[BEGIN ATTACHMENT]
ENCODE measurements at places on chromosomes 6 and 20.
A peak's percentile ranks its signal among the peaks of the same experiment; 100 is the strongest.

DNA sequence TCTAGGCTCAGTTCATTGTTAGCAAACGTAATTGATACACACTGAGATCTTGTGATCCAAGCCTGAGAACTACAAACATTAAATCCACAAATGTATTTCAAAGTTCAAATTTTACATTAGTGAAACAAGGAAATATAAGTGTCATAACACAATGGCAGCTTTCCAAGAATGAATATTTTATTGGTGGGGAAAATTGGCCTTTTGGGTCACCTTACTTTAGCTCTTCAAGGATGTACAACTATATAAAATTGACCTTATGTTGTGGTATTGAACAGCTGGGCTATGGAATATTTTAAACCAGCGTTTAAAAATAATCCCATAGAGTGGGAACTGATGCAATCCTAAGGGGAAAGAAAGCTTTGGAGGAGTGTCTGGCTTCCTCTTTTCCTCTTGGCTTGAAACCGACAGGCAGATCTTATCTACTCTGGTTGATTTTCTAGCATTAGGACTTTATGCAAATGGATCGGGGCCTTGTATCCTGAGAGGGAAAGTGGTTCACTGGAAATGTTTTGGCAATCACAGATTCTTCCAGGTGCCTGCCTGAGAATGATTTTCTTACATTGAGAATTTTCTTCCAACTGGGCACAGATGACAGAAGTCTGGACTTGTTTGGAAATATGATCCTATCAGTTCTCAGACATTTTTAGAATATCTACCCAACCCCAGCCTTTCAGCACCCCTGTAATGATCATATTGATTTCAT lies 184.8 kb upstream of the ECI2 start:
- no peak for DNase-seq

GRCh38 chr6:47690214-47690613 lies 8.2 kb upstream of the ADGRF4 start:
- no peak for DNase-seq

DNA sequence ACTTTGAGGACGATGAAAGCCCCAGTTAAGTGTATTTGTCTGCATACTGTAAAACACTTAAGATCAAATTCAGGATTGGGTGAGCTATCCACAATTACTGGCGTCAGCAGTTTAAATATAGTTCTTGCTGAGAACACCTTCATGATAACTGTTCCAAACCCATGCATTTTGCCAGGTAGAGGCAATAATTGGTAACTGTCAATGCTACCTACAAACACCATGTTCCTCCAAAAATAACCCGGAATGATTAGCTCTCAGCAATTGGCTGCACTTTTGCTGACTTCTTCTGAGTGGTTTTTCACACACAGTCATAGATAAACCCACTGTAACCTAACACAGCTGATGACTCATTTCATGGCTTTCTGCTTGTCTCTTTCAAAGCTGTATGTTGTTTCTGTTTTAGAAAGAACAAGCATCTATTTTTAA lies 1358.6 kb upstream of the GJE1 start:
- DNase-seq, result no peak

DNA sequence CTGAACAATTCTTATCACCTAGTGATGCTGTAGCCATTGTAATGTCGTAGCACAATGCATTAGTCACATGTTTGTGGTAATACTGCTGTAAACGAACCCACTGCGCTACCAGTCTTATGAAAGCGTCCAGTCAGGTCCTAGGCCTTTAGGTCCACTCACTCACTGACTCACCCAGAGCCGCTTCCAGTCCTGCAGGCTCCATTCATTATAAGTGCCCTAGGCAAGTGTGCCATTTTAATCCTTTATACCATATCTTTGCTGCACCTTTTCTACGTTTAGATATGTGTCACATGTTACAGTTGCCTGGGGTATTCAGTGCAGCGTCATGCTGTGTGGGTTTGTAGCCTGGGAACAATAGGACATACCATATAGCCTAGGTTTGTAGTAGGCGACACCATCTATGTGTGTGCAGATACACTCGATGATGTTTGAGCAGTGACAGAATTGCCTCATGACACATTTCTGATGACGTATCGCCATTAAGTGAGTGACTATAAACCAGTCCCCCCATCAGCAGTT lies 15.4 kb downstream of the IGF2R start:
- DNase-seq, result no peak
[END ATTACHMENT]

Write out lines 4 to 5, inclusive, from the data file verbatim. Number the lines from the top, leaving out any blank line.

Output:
- no peak for DNase-seq

GRCh38 chr6:47690214-47690613 lies 8.2 kb upstream of the ADGRF4 start: